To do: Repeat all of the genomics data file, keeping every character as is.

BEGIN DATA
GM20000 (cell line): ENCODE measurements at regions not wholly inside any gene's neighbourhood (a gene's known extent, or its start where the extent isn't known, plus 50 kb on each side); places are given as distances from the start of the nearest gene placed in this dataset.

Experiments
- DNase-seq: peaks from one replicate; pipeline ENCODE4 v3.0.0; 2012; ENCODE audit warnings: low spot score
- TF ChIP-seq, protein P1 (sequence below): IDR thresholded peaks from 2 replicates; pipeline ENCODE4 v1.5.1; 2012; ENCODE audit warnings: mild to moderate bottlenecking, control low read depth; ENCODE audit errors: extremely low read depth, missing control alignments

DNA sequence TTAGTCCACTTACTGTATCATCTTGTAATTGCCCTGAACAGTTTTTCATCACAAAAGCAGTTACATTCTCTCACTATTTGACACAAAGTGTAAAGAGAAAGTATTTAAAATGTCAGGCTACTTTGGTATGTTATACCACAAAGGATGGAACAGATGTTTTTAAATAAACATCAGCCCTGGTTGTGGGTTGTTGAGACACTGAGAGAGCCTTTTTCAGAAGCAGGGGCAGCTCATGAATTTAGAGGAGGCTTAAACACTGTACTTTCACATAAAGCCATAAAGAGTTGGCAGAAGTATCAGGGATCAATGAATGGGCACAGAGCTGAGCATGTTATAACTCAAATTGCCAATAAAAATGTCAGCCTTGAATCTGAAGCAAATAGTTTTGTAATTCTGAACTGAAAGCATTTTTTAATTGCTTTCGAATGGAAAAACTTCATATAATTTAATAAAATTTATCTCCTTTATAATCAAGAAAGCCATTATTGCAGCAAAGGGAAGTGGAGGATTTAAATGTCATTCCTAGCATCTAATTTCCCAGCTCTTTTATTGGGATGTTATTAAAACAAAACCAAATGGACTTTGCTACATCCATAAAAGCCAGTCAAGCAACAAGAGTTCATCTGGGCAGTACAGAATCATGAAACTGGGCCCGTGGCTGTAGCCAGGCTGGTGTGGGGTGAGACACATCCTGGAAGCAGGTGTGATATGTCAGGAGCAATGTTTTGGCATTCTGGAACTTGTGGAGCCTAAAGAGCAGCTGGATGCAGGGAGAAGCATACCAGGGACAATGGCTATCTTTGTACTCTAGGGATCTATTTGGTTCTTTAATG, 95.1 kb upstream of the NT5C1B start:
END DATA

GM20000 (cell line): ENCODE measurements at regions not wholly inside any gene's neighbourhood (a gene's known extent, or its start where the extent isn't known, plus 50 kb on each side); places are given as distances from the start of the nearest gene placed in this dataset.

Experiments
- DNase-seq: peaks from one replicate; pipeline ENCODE4 v3.0.0; 2012; ENCODE audit warnings: low spot score
- TF ChIP-seq, protein P1 (sequence below): IDR thresholded peaks from 2 replicates; pipeline ENCODE4 v1.5.1; 2012; ENCODE audit warnings: mild to moderate bottlenecking, control low read depth; ENCODE audit errors: extremely low read depth, missing control alignments

DNA sequence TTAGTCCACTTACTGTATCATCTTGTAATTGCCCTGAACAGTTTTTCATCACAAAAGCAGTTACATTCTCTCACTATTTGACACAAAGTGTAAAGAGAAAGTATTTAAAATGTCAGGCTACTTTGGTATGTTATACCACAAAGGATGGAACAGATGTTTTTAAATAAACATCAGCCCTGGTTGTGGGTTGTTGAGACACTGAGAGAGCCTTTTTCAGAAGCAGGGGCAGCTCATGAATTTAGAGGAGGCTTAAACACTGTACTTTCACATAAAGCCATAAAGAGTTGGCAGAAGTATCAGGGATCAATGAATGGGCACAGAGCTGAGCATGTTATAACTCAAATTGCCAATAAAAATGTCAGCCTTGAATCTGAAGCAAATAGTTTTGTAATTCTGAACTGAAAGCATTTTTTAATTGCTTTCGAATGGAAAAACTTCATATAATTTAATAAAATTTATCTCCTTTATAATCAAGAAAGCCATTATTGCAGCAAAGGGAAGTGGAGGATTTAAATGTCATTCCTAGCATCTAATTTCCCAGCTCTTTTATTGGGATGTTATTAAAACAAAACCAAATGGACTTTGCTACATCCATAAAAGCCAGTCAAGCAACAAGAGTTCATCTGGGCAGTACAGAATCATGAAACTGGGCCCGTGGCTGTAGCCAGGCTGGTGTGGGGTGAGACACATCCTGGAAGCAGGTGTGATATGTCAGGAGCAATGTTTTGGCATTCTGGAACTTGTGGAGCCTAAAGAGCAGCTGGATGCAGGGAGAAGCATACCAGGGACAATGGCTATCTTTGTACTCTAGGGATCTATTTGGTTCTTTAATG, 95.1 kb upstream of the NT5C1B start: